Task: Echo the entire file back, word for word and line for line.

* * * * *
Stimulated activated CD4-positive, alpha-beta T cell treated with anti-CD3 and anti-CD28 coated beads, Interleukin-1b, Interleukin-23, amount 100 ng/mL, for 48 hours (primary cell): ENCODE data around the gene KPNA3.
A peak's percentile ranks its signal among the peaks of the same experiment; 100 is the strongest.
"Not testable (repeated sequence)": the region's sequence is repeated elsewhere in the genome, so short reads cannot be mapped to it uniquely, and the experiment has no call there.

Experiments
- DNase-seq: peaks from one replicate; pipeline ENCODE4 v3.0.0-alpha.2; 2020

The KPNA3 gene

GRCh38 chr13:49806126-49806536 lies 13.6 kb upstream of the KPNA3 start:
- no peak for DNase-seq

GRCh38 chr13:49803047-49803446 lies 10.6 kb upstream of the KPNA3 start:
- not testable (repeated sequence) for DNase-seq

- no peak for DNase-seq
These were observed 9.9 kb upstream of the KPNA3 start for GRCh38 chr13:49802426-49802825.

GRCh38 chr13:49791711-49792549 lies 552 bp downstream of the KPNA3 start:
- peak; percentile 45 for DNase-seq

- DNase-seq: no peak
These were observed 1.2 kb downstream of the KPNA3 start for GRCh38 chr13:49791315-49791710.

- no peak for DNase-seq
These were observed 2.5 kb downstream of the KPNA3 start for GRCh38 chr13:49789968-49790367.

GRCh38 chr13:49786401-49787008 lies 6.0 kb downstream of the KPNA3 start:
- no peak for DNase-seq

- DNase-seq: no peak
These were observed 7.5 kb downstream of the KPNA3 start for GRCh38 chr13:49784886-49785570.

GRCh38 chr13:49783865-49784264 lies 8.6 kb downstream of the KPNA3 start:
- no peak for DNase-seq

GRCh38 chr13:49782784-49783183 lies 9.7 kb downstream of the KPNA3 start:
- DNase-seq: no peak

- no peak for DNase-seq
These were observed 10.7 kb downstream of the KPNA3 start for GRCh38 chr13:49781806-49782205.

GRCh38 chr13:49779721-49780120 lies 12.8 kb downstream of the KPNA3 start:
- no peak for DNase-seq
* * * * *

Stimulated activated CD4-positive, alpha-beta T cell treated with anti-CD3 and anti-CD28 coated beads, Interleukin-1b, Interleukin-23, amount 100 ng/mL, for 48 hours (primary cell): ENCODE data around the gene KPNA3.
A peak's percentile ranks its signal among the peaks of the same experiment; 100 is the strongest.
"Not testable (repeated sequence)": the region's sequence is repeated elsewhere in the genome, so short reads cannot be mapped to it uniquely, and the experiment has no call there.

Experiments
- DNase-seq: peaks from one replicate; pipeline ENCODE4 v3.0.0-alpha.2; 2020

The KPNA3 gene

GRCh38 chr13:49806126-49806536 lies 13.6 kb upstream of the KPNA3 start:
- no peak for DNase-seq

GRCh38 chr13:49803047-49803446 lies 10.6 kb upstream of the KPNA3 start:
- not testable (repeated sequence) for DNase-seq

- no peak for DNase-seq
These were observed 9.9 kb upstream of the KPNA3 start for GRCh38 chr13:49802426-49802825.

GRCh38 chr13:49791711-49792549 lies 552 bp downstream of the KPNA3 start:
- peak; percentile 45 for DNase-seq

- DNase-seq: no peak
These were observed 1.2 kb downstream of the KPNA3 start for GRCh38 chr13:49791315-49791710.

- no peak for DNase-seq
These were observed 2.5 kb downstream of the KPNA3 start for GRCh38 chr13:49789968-49790367.

GRCh38 chr13:49786401-49787008 lies 6.0 kb downstream of the KPNA3 start:
- no peak for DNase-seq

- DNase-seq: no peak
These were observed 7.5 kb downstream of the KPNA3 start for GRCh38 chr13:49784886-49785570.

GRCh38 chr13:49783865-49784264 lies 8.6 kb downstream of the KPNA3 start:
- no peak for DNase-seq

GRCh38 chr13:49782784-49783183 lies 9.7 kb downstream of the KPNA3 start:
- DNase-seq: no peak

- no peak for DNase-seq
These were observed 10.7 kb downstream of the KPNA3 start for GRCh38 chr13:49781806-49782205.

GRCh38 chr13:49779721-49780120 lies 12.8 kb downstream of the KPNA3 start:
- no peak for DNase-seq